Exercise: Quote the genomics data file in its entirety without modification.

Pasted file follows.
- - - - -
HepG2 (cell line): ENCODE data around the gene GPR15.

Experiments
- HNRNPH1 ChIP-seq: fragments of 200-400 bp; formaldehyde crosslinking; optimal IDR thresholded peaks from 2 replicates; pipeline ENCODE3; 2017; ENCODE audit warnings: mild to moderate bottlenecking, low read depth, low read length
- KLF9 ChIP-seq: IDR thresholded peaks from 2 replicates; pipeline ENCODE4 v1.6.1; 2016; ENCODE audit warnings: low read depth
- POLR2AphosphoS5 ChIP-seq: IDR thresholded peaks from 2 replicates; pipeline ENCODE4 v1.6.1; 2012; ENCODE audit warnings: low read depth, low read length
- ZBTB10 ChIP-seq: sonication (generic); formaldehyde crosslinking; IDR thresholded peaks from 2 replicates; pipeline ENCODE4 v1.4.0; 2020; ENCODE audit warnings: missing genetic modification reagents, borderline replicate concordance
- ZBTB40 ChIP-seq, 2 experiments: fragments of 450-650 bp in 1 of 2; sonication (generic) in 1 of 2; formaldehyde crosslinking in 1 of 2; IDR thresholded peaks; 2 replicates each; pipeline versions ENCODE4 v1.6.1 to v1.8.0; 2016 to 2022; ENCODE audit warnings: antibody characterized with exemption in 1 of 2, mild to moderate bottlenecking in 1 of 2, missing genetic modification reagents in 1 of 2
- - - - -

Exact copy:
HepG2 (cell line): ENCODE data around the gene GPR15.

Experiments
- HNRNPH1 ChIP-seq: fragments of 200-400 bp; formaldehyde crosslinking; optimal IDR thresholded peaks from 2 replicates; pipeline ENCODE3; 2017; ENCODE audit warnings: mild to moderate bottlenecking, low read depth, low read length
- KLF9 ChIP-seq: IDR thresholded peaks from 2 replicates; pipeline ENCODE4 v1.6.1; 2016; ENCODE audit warnings: low read depth
- POLR2AphosphoS5 ChIP-seq: IDR thresholded peaks from 2 replicates; pipeline ENCODE4 v1.6.1; 2012; ENCODE audit warnings: low read depth, low read length
- ZBTB10 ChIP-seq: sonication (generic); formaldehyde crosslinking; IDR thresholded peaks from 2 replicates; pipeline ENCODE4 v1.4.0; 2020; ENCODE audit warnings: missing genetic modification reagents, borderline replicate concordance
- ZBTB40 ChIP-seq, 2 experiments: fragments of 450-650 bp in 1 of 2; sonication (generic) in 1 of 2; formaldehyde crosslinking in 1 of 2; IDR thresholded peaks; 2 replicates each; pipeline versions ENCODE4 v1.6.1 to v1.8.0; 2016 to 2022; ENCODE audit warnings: antibody characterized with exemption in 1 of 2, mild to moderate bottlenecking in 1 of 2, missing genetic modification reagents in 1 of 2